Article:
FY 2012 U.S. Federal Budget and Spending
How the 2012 Budget Created the 2011 Debt Ceiling Crisis
The FY 2012 budget was supposed to fund government operations for fiscal year 2012. This is the period from October 1, 2011 to September 30, 2012. But it didn't follow the normal budget process. Instead, it created the debt ceiling crisis. Here's what happened, why, and what was actually spent.
Obama Outlines Budget Priorities
In January, President Obama outlined his FY 2012 budget priorities in the 2011 State of the Union Address. Although he would keep spending at FY 2011 levels, House Republicans wanted to lower it to 2008 levels. The president submitted his FY 2012 budget to Congress on February 14, 2011.
But Congress had yet to approve the FY 2011 budget. It used stop-gap funding bills in March and April to keep the government funded. The Republicans now had a majority in the House, and they wanted to cut $61 billion from the Discretionary budget. They targeted child nutrition, college tuition, and food safety funding. If passed, it would have cost 800,000 jobs.
On April 14, Congress approved the FY 2011 budget. It included $38 billion in reduced spending. On April 18, Standard & Poor's cut its rating outlook on the U.S. debt. It doubted that Congress could agree on how to restrain deficit spending, which threatened to increase the debt-to-gross domestic product ratio above 100 percent. Besides, it also thought that there would be no effect until 2014 anyway. The Dow immediately dropped 200 points.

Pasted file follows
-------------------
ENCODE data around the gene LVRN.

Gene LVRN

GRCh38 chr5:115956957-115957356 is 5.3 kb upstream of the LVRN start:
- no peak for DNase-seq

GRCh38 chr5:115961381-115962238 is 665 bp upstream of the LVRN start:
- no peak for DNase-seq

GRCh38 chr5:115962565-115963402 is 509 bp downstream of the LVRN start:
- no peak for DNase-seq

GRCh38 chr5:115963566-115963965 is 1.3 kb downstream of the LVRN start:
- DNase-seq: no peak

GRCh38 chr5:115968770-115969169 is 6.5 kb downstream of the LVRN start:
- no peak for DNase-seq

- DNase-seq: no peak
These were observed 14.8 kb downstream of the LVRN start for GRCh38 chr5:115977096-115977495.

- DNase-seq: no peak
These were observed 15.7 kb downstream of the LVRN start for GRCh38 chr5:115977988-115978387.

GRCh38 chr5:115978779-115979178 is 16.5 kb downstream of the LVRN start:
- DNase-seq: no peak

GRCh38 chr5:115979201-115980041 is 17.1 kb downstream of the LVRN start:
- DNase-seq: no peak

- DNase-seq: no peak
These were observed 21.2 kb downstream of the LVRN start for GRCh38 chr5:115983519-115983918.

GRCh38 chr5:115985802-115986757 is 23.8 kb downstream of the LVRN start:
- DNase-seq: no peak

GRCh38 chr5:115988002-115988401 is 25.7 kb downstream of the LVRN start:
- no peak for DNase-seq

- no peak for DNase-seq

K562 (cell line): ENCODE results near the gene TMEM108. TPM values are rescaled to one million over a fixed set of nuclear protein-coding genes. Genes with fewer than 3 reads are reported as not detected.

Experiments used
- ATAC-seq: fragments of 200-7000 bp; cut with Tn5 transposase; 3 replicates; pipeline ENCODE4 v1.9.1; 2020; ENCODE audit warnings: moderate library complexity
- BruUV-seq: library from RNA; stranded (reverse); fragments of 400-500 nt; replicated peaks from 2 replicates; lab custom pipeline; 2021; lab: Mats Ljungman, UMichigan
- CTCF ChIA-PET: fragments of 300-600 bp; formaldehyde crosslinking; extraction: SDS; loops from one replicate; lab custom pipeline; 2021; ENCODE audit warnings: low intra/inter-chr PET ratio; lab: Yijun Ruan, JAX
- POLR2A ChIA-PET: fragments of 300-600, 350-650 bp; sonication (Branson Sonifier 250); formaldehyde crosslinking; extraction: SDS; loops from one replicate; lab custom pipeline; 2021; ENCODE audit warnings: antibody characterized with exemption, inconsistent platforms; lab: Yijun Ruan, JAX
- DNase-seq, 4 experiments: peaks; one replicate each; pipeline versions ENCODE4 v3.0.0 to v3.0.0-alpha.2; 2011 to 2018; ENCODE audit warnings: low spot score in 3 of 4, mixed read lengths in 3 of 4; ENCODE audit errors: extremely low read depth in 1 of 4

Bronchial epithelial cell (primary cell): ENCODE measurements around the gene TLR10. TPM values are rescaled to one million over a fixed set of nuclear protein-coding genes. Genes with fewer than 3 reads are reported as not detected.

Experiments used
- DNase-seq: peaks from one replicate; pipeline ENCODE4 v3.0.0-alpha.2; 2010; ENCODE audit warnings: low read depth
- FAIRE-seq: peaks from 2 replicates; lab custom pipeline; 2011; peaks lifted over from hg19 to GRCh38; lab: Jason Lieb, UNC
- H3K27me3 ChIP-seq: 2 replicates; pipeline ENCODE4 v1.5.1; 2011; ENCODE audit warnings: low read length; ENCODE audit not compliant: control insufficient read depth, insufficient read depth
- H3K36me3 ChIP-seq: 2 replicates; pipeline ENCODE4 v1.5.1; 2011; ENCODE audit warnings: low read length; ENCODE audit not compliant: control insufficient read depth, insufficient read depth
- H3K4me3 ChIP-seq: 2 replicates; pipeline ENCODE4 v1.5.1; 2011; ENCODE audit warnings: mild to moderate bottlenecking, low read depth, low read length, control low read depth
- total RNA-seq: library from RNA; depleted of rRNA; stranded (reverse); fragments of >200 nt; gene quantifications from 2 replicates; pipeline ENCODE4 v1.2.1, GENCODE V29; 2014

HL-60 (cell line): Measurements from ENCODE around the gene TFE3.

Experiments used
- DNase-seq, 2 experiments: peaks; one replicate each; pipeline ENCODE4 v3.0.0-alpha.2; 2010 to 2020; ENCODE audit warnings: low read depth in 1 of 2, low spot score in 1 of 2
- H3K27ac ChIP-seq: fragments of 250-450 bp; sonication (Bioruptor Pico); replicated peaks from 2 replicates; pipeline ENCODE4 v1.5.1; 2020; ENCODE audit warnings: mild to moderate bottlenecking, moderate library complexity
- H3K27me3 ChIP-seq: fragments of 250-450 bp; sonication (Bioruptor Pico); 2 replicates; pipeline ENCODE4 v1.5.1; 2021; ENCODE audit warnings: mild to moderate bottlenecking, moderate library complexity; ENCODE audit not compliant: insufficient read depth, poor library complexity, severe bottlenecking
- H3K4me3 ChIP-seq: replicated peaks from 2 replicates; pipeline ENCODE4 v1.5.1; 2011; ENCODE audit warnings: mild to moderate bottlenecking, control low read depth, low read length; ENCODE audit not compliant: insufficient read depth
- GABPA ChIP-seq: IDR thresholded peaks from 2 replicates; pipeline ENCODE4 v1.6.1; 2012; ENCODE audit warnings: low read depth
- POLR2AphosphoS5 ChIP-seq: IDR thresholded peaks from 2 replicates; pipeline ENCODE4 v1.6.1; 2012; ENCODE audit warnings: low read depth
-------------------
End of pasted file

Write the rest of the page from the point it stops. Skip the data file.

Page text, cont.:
On April 5, 2011, House Republicans presented their budget, “The Path to Prosperity.” It cut $5.8 trillion in mandatory program spending while implementing $4.2 trillion in tax cuts. On April 13, 2011, President Obama outlined a new budget in a speech. It would cut deficits by $4 trillion over 12 years. It would do this by capping increases in Medicare and Medicaid spending. it would also allow the Bush tax cuts to expire for those with incomes over $200,000.
On May 25, the Senate voted against the Republican plan. It also voted against the president's original FY 2012 budget since it had been replaced by his new budget outline.
Debt Ceiling Crisis
In July, the bipartisan Gang of Six proposed a plan to cut the tax rate for higher income families. It also eliminated important tax deductions, like charitable giving and mortgage interest. Meanwhile, the debt was coming close to reaching the debt ceiling. With their plan defeated, tea party Republicans threatened to "Just Say No to the Debt Ceiling" to force deficit reductions.
Both Senate Democrats and House Republicans proposed their own budgets that included different plans to raise the debt ceiling. The House plan was defeated in the Senate.
On August 2, 2011, the debt ceiling was raised by $1.2 trillion, as part of the Budget Control Act. It required a Congressional Super Committee to create a proposal to reduce the debt by $1.5 trillion over 10 years. If this wasn't successful, it would trigger a sequestration that would reduce spending by $1.2 trillion over 10 years through an across-the-board spending cut.
On September 2, the Bureau of Labor Statistics reported that exactly zero new jobs were created in August. Although that number was later revised upwards, it indicated how severely the debt ceiling crisis had impacted the economy. On September 8, President Obama proposed the American Jobs Act.
The Super Committee met unsuccessfully in November and was disbanded in January. The FY 2012 budget was passed in December 2011.
What Was Spent in FY 2012
The actual revenue, spending, and deficit for FY 2012 were reported in subsequent budgets. Here's a summary.
The federal government received $2.450 trillion in revenue. Income taxes of $1.132 trillion or 46.2 percent contributed the lion's share. Payroll taxes added 34.5 percent, as follows:
- Social Security - $570 billion.
- Medicare -- $201 billion.
- Unemployment - $67 billion.
- Retirement -- $8 billion.